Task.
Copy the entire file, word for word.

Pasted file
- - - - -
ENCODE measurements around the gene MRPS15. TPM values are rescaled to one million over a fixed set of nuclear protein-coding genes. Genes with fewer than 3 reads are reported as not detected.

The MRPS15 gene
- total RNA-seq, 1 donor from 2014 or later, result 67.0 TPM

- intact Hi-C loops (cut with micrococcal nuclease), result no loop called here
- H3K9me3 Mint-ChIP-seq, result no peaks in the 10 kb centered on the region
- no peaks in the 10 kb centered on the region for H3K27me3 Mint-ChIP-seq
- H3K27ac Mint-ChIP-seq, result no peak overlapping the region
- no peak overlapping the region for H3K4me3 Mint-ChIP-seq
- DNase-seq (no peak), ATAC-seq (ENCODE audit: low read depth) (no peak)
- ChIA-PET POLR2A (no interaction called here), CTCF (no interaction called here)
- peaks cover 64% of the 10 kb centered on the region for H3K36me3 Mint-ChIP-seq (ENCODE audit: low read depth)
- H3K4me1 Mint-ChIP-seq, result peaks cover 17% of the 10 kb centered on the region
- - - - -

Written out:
ENCODE measurements around the gene MRPS15. TPM values are rescaled to one million over a fixed set of nuclear protein-coding genes. Genes with fewer than 3 reads are reported as not detected.

The MRPS15 gene
- total RNA-seq, 1 donor from 2014 or later, result 67.0 TPM

- intact Hi-C loops (cut with micrococcal nuclease), result no loop called here
- H3K9me3 Mint-ChIP-seq, result no peaks in the 10 kb centered on the region
- no peaks in the 10 kb centered on the region for H3K27me3 Mint-ChIP-seq
- H3K27ac Mint-ChIP-seq, result no peak overlapping the region
- no peak overlapping the region for H3K4me3 Mint-ChIP-seq
- DNase-seq (no peak), ATAC-seq (ENCODE audit: low read depth) (no peak)
- ChIA-PET POLR2A (no interaction called here), CTCF (no interaction called here)
- peaks cover 64% of the 10 kb centered on the region for H3K36me3 Mint-ChIP-seq (ENCODE audit: low read depth)
- H3K4me1 Mint-ChIP-seq, result peaks cover 17% of the 10 kb centered on the region